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Wednesday, November 26, 2008

Roubini: Policies will lead to "much higher real interest rates on public debt"

by Calculated Risk on 11/26/2008 03:52:00 PM

From Dr. Roubini: Desperate Measures by Desperate Policy Makers in Desperate Times: the Fed Moves to Radically Unorthodox Policies as Economy Is in Free Fall and Stag-Deflation Deepens

Another batch of worse than awful news greeted today Americans getting ready for the Thanksgiving holiday: free falling consumption spending, collapsing new homes sales, falling consumer confidence, very high initial claims for unemployment benefits, collapsing orders for durable goods. It is hard to get any worse than this but the next few months will serve even worse macro news. At this rate of contraction as revealed by the latest data it would not be surprising if fourth quarter GDP were to fall at an annualized rate of 5-6%.
And Roubini concludes:
[T]he Fed, together with the Treasury, started to implement some of the “crazier” policy actions that we discussed last week: a) outright purchases of agency debt and MBS to the tune of a whopping $600 billion; b) another $200 billion of loans to backstop the consumer and small business credit markets (credit cards, auto loans, student loans, small business loans); c) an effective policy of aggressive quantitative easing as the balance sheet of the Fed – already grown from $800 billion to over $2 trillion – will be expanded further as most of the new bailout actions and new programs will be financed via injections of liquidity rather than issuance of public debt.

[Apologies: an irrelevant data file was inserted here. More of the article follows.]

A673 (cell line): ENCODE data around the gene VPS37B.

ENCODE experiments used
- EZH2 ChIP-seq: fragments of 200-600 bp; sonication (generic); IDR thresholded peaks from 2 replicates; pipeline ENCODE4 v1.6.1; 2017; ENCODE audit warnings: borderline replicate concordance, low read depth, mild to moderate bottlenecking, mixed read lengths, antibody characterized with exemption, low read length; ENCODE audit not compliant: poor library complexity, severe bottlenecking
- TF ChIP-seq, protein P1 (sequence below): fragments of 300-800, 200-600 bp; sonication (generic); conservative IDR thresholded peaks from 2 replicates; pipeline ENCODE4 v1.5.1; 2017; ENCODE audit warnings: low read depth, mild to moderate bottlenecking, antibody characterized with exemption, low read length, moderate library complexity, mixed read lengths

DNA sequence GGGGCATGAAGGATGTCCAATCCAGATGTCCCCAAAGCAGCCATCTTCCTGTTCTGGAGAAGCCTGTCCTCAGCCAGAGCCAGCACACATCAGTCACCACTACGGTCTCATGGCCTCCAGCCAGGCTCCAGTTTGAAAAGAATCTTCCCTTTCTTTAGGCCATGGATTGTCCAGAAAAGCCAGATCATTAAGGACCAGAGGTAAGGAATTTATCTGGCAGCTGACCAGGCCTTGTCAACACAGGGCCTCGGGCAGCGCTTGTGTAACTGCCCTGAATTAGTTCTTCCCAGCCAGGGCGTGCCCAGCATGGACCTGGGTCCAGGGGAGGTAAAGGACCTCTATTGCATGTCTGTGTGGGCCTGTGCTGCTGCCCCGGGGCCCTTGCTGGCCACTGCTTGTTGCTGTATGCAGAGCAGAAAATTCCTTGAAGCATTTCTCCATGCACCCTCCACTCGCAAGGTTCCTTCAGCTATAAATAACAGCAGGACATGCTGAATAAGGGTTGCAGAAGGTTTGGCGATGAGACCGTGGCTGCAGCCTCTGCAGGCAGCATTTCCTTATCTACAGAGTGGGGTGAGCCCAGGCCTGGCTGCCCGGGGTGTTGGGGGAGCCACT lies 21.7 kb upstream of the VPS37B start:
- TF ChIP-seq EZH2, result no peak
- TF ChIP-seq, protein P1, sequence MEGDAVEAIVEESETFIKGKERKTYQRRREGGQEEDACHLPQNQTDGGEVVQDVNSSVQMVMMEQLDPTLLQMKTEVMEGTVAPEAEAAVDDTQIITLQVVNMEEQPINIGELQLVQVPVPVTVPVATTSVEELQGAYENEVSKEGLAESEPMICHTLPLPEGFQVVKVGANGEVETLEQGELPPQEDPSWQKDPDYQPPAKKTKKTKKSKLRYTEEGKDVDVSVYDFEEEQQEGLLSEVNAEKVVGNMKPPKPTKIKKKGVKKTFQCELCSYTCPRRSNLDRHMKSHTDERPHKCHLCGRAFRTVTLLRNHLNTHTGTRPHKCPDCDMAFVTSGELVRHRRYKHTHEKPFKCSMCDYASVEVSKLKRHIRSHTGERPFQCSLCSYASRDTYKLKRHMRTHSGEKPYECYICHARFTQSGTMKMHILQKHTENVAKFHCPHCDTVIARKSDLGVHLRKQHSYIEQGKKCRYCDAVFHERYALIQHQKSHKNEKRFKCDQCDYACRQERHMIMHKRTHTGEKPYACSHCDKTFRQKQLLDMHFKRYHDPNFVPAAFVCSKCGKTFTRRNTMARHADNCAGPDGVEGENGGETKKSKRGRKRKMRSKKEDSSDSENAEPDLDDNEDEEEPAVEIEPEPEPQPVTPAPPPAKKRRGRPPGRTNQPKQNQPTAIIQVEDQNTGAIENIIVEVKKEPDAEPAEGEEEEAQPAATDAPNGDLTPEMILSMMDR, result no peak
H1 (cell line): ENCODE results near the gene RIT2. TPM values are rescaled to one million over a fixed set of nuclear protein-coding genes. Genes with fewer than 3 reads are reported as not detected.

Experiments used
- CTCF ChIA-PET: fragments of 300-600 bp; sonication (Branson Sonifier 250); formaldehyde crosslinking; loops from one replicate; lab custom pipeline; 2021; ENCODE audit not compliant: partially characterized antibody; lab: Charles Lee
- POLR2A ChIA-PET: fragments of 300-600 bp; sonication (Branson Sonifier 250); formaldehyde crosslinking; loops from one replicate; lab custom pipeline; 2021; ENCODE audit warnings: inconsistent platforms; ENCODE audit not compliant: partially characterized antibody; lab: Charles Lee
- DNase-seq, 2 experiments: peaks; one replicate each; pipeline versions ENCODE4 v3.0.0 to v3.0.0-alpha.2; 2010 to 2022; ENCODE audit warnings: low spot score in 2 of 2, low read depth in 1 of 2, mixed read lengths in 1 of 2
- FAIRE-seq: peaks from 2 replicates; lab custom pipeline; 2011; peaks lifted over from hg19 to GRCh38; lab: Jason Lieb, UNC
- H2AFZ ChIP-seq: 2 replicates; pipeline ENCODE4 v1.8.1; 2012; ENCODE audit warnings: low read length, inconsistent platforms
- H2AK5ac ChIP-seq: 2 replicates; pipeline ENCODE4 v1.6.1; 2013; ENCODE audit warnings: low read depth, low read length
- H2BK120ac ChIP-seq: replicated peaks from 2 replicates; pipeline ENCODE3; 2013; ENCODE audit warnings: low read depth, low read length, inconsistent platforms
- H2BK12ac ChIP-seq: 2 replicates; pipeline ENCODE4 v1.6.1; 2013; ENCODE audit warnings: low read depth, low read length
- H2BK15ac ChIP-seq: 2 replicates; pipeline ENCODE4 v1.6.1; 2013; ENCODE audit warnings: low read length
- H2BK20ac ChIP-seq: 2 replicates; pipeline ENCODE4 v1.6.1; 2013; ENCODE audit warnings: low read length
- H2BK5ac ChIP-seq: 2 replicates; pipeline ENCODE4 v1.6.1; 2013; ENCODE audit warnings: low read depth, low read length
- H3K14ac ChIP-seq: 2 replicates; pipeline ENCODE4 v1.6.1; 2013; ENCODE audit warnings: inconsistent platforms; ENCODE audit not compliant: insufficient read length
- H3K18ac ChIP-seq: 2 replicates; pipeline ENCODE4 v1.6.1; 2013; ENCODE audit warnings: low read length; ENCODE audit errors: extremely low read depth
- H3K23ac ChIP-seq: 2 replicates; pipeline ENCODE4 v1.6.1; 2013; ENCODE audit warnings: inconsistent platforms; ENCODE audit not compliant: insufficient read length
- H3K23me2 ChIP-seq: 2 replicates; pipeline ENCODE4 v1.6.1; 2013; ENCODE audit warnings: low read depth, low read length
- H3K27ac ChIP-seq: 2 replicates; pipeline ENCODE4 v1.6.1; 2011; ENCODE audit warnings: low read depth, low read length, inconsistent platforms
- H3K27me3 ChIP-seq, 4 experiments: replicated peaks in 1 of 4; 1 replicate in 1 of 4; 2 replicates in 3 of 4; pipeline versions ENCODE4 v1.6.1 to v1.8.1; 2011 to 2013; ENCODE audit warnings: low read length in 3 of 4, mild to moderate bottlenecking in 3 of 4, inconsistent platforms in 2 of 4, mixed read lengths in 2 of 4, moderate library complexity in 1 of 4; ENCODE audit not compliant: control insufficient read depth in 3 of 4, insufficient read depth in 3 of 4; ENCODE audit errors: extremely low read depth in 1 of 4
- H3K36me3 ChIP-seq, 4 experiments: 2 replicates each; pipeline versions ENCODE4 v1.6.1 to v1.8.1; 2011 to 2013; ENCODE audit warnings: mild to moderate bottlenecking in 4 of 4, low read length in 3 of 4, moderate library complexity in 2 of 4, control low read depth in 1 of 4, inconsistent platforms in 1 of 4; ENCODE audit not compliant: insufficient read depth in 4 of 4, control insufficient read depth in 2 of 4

Effectively the Fed Funds rate has been abandoned as a tool of monetary policy ... the Fed is now relying on massive quantitative easing and direct purchases of private sector short term and long term debts to try to aggressively push down short term and long term market rates.
Desperate times and desperate economic news require desperate policy actions ... The Treasury will be issuing in the next two years about $2 trillion of additional debt ... These policies – however partially necessary – will eventually leads to much higher real interest rates on the public debt and weaken the US dollar once this tsunami of implicit and explicit public liabilities and monetary debt driven by rising twin fiscal and current account deficits will hit a world where the global supply of savings is shrinking – as most countries moves to fiscal deficits thus reducing global savings – and foreign investors start to ponder the long term sustainability of the US domestic and external liabilities.
To continue to attract massive inflows of capital, the U.S. might have to start paying higher interest rates on the public debt. This is one of the concerns that Volcker (previous post) expressed in early 2005.